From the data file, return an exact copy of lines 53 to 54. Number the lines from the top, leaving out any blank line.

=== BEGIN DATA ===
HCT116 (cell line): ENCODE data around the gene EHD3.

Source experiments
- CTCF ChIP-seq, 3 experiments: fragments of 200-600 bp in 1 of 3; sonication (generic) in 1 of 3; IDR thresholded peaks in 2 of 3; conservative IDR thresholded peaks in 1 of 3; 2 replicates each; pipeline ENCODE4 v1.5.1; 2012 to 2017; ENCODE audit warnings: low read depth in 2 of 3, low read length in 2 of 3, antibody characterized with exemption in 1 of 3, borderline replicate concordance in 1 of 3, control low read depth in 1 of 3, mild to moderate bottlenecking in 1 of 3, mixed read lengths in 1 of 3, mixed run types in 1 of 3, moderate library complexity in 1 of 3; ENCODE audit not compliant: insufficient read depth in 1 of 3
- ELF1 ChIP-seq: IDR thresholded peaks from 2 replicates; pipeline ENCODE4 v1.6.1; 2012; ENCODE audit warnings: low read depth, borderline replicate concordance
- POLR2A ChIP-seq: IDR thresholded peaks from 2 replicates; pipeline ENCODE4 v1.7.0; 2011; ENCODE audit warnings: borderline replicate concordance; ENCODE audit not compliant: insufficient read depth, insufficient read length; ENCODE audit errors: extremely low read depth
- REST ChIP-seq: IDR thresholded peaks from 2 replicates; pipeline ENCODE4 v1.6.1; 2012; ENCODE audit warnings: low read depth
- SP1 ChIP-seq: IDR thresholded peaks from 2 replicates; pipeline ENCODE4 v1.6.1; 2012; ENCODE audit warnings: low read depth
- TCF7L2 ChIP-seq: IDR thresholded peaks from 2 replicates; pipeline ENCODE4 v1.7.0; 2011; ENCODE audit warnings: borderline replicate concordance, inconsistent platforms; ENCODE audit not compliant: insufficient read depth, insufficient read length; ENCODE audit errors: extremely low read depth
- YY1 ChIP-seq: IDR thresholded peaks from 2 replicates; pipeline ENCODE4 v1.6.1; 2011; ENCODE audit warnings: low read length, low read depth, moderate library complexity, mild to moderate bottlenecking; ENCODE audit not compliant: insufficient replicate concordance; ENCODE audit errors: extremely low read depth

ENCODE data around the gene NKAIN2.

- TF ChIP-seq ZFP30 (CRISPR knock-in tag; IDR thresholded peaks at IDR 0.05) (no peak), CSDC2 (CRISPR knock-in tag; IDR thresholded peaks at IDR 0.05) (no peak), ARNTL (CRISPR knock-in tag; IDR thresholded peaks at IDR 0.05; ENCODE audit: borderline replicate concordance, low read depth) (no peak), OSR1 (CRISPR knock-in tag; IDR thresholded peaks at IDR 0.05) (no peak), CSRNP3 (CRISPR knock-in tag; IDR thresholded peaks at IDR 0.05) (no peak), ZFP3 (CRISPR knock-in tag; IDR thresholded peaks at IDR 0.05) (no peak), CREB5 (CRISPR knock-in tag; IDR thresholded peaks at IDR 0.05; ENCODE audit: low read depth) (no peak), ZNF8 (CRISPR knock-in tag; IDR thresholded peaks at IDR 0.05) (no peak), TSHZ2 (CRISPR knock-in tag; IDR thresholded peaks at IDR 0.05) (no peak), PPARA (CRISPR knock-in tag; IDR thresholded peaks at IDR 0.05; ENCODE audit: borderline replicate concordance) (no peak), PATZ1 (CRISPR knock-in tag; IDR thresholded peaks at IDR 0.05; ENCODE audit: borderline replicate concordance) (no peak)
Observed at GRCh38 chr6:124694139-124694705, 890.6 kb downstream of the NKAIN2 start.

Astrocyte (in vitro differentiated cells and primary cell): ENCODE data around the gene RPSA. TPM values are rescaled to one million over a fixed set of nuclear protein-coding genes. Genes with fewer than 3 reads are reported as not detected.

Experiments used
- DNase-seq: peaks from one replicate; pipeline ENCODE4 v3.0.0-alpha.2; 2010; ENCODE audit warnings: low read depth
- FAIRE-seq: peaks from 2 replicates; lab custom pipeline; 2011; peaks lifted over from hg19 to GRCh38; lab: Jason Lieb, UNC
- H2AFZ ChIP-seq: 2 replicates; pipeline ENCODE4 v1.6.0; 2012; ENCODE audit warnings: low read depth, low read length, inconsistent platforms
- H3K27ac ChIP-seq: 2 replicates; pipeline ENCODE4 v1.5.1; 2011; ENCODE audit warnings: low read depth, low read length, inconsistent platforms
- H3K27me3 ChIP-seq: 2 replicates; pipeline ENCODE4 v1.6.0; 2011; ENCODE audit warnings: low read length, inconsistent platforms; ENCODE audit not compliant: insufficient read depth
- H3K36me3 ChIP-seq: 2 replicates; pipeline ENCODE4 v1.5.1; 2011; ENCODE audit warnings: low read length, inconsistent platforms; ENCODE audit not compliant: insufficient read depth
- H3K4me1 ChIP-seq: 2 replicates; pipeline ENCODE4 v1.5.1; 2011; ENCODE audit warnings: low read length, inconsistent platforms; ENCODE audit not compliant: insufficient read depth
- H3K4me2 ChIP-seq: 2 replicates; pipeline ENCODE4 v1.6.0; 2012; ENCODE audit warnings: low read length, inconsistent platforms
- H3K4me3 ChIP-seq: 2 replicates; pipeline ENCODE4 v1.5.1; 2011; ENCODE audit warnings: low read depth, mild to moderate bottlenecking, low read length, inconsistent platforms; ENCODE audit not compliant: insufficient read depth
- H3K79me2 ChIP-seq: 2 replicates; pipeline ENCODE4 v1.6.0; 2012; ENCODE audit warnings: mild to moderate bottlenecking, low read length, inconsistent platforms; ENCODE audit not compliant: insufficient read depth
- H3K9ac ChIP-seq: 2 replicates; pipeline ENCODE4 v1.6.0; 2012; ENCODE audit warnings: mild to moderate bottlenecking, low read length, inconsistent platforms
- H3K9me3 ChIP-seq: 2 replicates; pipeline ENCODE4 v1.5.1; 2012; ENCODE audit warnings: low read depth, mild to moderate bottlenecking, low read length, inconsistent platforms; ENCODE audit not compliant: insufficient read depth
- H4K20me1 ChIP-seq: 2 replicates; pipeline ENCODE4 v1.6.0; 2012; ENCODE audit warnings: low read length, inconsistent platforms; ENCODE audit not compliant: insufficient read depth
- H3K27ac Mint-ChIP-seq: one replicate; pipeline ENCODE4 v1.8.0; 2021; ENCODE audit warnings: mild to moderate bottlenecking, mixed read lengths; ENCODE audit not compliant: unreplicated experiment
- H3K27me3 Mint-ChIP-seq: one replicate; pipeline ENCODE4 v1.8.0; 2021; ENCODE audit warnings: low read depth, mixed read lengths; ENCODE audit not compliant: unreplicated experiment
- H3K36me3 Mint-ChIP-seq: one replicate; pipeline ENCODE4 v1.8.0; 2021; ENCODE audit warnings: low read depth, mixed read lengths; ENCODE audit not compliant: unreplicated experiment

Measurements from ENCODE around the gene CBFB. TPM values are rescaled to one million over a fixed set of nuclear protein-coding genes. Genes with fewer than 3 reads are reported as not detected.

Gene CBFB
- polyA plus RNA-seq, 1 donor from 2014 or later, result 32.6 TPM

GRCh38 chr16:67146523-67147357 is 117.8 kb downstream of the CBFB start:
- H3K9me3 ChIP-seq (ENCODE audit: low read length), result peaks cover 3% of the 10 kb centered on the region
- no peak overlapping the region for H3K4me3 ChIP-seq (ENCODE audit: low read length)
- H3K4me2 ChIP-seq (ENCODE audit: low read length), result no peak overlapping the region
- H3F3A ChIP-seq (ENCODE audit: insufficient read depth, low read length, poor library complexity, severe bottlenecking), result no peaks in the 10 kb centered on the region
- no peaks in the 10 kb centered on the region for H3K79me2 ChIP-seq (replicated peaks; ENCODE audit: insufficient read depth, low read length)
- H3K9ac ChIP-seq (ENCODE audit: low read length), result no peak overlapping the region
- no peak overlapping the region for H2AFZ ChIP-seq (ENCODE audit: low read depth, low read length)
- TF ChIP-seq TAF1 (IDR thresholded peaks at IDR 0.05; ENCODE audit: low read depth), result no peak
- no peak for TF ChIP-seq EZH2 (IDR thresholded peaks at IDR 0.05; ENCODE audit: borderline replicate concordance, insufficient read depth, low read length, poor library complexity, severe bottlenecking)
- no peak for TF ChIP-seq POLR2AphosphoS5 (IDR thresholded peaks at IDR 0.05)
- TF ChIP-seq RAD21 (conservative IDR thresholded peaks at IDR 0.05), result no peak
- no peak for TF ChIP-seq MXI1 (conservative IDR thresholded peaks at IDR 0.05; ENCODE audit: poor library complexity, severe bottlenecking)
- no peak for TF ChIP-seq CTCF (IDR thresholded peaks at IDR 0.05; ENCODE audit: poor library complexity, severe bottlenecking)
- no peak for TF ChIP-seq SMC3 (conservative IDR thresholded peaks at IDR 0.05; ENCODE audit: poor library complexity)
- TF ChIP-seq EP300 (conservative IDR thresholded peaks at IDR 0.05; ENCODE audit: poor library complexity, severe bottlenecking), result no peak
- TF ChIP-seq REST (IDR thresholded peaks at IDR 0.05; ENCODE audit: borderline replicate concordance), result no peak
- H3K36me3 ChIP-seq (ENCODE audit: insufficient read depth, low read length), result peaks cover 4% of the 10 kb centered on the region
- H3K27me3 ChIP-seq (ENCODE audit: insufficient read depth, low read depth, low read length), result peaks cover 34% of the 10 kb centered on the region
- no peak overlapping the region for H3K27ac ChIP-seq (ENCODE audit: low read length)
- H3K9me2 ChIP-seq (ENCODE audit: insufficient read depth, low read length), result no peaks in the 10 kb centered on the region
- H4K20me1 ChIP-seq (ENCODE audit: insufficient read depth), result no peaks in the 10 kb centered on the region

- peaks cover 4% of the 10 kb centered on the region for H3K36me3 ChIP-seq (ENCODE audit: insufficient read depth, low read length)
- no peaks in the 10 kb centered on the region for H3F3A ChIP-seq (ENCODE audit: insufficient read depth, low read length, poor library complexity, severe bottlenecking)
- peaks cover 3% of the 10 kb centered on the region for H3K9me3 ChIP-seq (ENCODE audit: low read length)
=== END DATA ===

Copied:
- no peak overlapping the region for H3K27ac ChIP-seq (ENCODE audit: low read length)
- H3K9me2 ChIP-seq (ENCODE audit: insufficient read depth, low read length), result no peaks in the 10 kb centered on the region